Upon General Lawrence’s death, in 1911, the collection passed into the custody of the Light Guard, and in 1948 Colonel John J. Carew of the guard and Mrs. U. Haskell Crocker, General Lawrence’s granddaughter, donated the chest full of photographs to the Medford Historical Society & Museum.

When The Boston Globe and Civil War Times Illustrated announced the discovery of the Medford collection in 1990, the society received many requests to examine or purchase the photographs. Gordon Baldwin, of the Getty Museum, wrote that “the Medford hoard of photographs is without doubt one of the most important collections in this country of prints made from the original negatives of some of the most important photographers of the Civil War.”

Outside Atlanta, Civil War camp
Former Confederate Works in Front of Atlanta.
A group of Union soldiers relax in their canvas tent while a comrade guards the rampart of a captured Rebel bastion in the defenses of Atlanta. Sherman’s grizzled veterans were poised for the next step in the Union’s effort to destroy the Confederacy: the March to the Sea. (Click photo to enlarge.)

The initial Civil War Photo committee (including Dr. Carl Seaburg, Stephen Johnson, Carol Sbuttoni, Jay Griffin, Michael Bradford, Noah Dennen, and Dr. Valeriani), agreed that the collection should remain in Medford, and be made available to Civil War scholars after the photographs had been properly conserved. Although the photographs were visually in superb condition, most of the albumen prints had never been mounted on cardboard, and many of them had curled and needed careful physical conservation.

The Society raised funds to begin the effort of conservation, and nine hundred were conserved at the Northeast Document Conservation Center in Andover, with income from the book Landscapes of the Civil War (1995) used to continue the conservation effort.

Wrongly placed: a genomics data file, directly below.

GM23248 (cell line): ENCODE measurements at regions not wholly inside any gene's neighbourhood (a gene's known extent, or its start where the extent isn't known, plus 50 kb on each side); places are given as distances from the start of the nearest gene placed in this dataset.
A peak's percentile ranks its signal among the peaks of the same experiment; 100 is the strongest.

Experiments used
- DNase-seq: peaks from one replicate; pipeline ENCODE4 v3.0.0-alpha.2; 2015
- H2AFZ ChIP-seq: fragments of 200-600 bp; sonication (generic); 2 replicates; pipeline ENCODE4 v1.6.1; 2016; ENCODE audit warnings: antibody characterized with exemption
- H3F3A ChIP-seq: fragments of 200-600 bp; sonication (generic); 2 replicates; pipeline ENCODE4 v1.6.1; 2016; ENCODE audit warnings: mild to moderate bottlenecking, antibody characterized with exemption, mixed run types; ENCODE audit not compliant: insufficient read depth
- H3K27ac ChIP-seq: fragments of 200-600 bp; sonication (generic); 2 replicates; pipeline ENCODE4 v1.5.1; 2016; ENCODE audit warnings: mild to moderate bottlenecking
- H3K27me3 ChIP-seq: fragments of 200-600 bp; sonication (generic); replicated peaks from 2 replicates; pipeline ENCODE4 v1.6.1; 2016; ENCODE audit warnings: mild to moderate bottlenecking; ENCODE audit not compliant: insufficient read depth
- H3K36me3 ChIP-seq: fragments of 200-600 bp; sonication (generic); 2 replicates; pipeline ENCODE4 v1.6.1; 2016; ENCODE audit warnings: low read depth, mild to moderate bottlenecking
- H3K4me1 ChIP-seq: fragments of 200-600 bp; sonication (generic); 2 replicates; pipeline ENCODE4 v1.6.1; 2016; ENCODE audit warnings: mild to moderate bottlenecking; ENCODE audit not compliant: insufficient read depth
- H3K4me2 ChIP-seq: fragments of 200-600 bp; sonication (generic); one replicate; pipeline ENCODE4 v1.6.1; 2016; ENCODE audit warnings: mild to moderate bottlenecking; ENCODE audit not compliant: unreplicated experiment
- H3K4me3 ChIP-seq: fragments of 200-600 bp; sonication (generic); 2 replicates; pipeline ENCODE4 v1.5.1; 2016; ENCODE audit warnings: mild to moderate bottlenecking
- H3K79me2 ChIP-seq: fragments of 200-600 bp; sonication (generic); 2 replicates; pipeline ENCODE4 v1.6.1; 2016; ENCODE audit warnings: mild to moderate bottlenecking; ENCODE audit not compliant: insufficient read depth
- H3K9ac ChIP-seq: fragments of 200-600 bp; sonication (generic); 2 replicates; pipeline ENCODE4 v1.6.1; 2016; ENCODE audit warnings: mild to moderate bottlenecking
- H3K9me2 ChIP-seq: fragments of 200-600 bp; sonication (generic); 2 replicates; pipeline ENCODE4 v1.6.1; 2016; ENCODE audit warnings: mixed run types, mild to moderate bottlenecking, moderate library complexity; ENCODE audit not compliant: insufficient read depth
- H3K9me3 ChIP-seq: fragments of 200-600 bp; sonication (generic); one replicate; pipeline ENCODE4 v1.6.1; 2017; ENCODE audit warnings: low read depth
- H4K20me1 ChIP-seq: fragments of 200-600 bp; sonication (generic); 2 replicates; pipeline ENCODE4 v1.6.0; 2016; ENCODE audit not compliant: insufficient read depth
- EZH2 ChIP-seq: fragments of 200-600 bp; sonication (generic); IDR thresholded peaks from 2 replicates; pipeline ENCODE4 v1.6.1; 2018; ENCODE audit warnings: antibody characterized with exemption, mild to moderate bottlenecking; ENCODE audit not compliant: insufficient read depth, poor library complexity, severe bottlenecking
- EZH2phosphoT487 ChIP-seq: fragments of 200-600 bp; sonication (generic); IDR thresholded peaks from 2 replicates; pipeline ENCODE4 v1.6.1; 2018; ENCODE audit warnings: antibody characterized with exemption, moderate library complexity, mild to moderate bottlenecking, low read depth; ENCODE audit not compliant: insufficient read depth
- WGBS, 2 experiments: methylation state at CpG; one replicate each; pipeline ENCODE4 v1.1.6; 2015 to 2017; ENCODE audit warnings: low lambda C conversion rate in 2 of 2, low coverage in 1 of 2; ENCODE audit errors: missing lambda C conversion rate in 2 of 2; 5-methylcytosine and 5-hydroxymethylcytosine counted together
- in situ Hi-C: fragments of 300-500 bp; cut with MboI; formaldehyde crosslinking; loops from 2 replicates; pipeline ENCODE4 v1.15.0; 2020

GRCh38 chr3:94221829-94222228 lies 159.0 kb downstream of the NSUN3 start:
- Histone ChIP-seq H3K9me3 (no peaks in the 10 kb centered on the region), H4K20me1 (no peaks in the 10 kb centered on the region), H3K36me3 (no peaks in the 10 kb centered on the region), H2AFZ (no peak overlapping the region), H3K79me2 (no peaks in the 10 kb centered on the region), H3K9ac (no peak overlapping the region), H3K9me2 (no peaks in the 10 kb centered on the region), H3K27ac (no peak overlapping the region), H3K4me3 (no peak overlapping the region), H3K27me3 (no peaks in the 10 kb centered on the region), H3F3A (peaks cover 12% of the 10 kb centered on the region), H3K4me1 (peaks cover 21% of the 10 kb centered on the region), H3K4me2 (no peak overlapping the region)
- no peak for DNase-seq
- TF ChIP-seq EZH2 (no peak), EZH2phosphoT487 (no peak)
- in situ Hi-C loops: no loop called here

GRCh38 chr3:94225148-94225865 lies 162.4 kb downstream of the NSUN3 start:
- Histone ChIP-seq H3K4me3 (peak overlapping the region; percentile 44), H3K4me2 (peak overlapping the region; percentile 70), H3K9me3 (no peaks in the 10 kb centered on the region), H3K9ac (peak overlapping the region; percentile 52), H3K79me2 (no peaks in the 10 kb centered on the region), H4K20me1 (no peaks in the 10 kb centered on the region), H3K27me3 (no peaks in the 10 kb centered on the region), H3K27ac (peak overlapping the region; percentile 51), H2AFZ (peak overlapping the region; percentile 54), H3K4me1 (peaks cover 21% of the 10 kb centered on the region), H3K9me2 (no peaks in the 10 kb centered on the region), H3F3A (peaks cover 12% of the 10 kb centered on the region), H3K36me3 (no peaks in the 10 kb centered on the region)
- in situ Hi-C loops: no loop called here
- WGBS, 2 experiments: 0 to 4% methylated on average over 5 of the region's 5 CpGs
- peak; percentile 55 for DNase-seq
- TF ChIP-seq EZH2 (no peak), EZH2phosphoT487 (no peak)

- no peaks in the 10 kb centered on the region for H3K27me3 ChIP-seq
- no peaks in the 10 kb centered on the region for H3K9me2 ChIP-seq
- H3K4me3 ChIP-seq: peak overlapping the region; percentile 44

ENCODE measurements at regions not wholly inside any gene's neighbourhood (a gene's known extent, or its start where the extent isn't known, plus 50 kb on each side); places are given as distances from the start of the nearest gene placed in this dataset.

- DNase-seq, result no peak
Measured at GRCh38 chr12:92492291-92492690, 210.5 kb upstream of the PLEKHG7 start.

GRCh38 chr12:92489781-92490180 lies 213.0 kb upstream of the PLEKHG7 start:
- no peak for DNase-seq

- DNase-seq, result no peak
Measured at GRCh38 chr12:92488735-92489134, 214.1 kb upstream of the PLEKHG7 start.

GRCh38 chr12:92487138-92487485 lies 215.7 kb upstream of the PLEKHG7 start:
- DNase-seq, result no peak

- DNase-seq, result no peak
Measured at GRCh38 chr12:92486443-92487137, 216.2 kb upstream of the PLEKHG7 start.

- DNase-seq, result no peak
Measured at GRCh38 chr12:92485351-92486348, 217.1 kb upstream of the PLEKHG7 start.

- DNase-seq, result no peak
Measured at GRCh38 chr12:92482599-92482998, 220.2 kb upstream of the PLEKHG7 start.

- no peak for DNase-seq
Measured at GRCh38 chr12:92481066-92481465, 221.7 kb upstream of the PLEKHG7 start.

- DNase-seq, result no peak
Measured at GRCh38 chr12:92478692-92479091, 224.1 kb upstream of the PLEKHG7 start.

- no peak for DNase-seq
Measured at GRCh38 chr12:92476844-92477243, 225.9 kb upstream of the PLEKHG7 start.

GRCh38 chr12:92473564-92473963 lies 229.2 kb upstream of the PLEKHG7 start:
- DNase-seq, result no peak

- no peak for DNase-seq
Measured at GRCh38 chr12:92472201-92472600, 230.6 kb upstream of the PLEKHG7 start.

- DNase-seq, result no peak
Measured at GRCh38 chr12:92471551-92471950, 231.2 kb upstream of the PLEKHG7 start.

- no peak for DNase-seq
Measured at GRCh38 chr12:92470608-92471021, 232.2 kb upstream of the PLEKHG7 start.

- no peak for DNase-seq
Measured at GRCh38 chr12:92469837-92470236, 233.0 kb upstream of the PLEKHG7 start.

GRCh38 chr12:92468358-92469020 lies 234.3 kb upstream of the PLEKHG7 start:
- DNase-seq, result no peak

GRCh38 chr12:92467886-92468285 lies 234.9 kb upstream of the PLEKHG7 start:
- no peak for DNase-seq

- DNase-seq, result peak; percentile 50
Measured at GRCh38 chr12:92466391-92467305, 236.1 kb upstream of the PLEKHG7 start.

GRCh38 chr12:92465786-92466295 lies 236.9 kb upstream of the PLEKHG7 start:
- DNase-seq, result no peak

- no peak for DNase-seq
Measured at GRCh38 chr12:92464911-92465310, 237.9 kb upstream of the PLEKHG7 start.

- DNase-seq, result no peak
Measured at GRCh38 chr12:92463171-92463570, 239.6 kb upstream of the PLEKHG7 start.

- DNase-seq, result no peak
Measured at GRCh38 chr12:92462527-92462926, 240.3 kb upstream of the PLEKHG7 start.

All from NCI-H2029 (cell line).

Other than a small exhibition at Tufts University during the inauguration of President John DiBiaggio, Landscapes of the Civil War was the first public opportunity to see some of the remarkable photographs in the collection.

In 2009, the Society mounted an exhibit entitled: “Of the People: Faces of the Civil War” curated by Jim Kiely.  The exhibit marked one of the few public exhibits of photos from the collection, and the first of its portraits.  Timed to coincide with the 200th birthday of Abraham Lincoln and the inauguration of the nation’s first African-American president, the exhibit captured the diversity of people engaged in the Civil War, and the social and moral  ambiguities of the war itself.

Between 2013-17, Allison Andrews and a team of volunteers committed many hours to cataloging every image in the collection. In 2019, with the persistent work of Digital Commonwealth, the photography were finally  scanned and made available to the public. There are 3,693 albumen prints ranging from large-format battle site landscapes to carte-de-visite studio portraits.

Additional landscapes from the MHSM Civil War Photo Collection can be found here.

Text is from Landscapes of the Civil War. Edited by Constance Sullivan. Published by Alfred A. Knopf, New York 1995.